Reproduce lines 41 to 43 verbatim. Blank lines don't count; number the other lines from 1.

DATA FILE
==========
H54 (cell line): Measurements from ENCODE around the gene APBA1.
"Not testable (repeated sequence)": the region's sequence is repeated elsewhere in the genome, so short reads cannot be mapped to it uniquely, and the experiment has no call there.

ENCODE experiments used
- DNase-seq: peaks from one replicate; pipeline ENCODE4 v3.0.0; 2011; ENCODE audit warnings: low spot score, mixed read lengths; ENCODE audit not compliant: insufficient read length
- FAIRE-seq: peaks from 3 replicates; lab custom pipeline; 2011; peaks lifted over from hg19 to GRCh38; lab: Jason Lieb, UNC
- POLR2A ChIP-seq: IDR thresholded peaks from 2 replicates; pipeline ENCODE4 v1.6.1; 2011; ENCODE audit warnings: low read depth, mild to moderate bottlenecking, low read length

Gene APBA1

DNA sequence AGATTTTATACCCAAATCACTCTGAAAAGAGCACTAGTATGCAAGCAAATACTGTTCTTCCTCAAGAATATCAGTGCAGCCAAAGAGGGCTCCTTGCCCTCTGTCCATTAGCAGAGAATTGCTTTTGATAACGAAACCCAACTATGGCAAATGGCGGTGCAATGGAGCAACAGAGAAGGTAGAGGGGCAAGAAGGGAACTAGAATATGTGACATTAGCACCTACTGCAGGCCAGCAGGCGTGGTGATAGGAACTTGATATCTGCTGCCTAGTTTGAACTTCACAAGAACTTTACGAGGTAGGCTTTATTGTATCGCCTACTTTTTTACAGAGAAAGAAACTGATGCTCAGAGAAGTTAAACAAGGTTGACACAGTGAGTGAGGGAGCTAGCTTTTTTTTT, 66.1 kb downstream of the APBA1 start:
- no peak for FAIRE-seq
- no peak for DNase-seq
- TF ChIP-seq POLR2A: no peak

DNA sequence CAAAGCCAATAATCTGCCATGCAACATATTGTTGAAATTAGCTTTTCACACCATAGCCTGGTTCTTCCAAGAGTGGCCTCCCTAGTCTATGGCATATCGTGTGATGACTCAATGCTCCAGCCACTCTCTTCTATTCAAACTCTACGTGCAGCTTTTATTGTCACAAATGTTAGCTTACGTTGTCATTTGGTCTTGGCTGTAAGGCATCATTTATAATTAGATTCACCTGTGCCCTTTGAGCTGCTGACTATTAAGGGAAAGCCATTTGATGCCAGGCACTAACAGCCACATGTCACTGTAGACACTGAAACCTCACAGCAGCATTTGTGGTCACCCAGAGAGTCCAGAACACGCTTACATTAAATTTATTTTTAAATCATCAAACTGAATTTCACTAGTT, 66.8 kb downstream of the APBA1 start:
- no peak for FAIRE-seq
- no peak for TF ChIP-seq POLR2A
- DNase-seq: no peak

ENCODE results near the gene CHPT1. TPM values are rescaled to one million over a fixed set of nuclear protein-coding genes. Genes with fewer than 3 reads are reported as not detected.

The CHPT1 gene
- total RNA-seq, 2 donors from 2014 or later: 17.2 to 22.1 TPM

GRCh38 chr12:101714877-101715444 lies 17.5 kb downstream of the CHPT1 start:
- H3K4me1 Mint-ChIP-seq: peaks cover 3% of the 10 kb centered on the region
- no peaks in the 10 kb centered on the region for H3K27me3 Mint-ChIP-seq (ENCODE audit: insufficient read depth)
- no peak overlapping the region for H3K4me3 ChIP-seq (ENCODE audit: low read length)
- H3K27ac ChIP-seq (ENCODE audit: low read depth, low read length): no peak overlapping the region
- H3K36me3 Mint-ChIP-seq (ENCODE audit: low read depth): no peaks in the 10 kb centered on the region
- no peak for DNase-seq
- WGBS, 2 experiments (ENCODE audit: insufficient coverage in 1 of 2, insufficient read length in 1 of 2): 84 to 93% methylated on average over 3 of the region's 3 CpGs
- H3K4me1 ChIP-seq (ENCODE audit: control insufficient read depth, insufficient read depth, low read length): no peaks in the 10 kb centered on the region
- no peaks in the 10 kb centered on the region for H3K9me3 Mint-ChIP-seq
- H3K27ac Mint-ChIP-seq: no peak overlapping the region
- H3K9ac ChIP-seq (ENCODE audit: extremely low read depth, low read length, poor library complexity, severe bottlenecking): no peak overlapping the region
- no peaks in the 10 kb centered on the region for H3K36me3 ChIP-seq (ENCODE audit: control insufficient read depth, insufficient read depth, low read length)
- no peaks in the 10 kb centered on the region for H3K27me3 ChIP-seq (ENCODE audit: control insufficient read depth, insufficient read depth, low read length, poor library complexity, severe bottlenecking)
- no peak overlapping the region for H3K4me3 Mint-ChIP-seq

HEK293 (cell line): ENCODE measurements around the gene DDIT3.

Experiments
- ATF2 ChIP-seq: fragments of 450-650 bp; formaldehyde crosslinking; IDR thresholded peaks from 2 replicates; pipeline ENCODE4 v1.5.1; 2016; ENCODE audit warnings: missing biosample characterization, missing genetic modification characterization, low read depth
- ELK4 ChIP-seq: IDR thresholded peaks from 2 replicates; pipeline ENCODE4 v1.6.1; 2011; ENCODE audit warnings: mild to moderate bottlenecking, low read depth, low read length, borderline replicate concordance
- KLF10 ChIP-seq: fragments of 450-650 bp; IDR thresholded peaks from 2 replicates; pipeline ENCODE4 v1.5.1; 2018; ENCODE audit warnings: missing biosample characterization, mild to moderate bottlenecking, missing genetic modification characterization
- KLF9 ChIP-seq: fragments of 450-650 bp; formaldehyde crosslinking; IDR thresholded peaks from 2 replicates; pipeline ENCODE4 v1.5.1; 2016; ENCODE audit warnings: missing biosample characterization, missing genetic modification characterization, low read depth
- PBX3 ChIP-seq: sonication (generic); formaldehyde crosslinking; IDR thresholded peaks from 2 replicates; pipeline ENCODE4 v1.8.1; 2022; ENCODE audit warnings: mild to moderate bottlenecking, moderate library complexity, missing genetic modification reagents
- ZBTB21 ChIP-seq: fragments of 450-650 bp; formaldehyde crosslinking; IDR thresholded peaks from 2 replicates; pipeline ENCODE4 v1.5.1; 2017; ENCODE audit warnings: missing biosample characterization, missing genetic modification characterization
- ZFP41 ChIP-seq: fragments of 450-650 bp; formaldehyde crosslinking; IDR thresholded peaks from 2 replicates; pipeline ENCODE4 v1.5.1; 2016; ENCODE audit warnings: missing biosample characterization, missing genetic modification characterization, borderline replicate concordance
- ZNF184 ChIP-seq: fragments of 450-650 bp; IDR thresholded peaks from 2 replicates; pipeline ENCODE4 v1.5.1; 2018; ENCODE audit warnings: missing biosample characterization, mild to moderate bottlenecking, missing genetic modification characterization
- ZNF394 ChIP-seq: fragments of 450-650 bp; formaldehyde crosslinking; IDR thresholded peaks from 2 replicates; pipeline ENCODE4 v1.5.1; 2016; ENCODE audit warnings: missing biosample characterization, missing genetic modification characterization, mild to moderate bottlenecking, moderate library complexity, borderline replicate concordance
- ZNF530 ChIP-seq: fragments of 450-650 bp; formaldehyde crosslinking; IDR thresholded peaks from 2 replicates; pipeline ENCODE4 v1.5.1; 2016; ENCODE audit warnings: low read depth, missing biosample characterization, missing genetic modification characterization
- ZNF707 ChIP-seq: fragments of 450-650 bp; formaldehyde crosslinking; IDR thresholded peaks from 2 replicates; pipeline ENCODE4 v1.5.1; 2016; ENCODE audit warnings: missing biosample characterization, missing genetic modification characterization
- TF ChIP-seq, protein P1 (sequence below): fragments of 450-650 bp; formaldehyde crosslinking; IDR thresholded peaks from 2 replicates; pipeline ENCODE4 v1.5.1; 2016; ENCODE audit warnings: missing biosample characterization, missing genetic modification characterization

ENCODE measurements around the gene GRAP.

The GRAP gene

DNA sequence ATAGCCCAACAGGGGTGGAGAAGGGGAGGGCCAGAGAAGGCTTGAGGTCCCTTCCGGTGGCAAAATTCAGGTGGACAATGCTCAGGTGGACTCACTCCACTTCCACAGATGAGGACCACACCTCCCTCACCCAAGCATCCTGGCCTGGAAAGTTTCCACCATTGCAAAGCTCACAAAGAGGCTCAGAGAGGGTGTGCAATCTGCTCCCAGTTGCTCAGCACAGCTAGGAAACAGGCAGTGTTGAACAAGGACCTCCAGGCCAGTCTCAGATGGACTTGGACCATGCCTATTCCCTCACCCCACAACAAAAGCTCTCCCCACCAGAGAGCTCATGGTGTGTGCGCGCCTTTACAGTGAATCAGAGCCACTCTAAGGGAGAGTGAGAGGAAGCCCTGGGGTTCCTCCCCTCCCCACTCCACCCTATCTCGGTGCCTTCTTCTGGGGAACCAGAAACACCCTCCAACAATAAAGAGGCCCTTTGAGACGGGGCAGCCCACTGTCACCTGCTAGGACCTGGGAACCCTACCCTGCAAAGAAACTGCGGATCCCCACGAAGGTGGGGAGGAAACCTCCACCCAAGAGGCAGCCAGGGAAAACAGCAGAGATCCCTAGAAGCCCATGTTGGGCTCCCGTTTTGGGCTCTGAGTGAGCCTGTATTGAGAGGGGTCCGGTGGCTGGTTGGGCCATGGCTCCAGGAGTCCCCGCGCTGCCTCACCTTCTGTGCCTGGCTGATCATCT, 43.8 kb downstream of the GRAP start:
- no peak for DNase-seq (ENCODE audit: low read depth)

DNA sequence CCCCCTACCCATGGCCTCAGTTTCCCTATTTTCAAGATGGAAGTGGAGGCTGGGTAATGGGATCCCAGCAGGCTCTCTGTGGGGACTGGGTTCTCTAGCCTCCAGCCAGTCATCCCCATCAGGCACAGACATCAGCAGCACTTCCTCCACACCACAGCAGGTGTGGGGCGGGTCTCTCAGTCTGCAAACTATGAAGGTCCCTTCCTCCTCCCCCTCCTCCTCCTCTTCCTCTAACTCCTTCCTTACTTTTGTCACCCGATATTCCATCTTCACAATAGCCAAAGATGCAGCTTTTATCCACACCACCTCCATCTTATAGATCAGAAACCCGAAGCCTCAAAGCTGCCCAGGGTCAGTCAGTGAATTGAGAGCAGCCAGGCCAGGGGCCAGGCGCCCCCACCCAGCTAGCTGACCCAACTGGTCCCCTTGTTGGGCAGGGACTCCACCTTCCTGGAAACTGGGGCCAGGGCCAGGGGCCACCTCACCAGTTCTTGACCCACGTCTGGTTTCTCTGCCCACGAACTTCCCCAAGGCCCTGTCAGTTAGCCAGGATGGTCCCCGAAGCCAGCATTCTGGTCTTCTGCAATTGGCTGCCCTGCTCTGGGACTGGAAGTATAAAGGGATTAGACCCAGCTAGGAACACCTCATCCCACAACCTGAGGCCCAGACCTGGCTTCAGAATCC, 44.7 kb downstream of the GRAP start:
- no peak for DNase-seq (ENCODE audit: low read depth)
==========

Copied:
- ZBTB21 ChIP-seq: fragments of 450-650 bp; formaldehyde crosslinking; IDR thresholded peaks from 2 replicates; pipeline ENCODE4 v1.5.1; 2017; ENCODE audit warnings: missing biosample characterization, missing genetic modification characterization
- ZFP41 ChIP-seq: fragments of 450-650 bp; formaldehyde crosslinking; IDR thresholded peaks from 2 replicates; pipeline ENCODE4 v1.5.1; 2016; ENCODE audit warnings: missing biosample characterization, missing genetic modification characterization, borderline replicate concordance
- ZNF184 ChIP-seq: fragments of 450-650 bp; IDR thresholded peaks from 2 replicates; pipeline ENCODE4 v1.5.1; 2018; ENCODE audit warnings: missing biosample characterization, mild to moderate bottlenecking, missing genetic modification characterization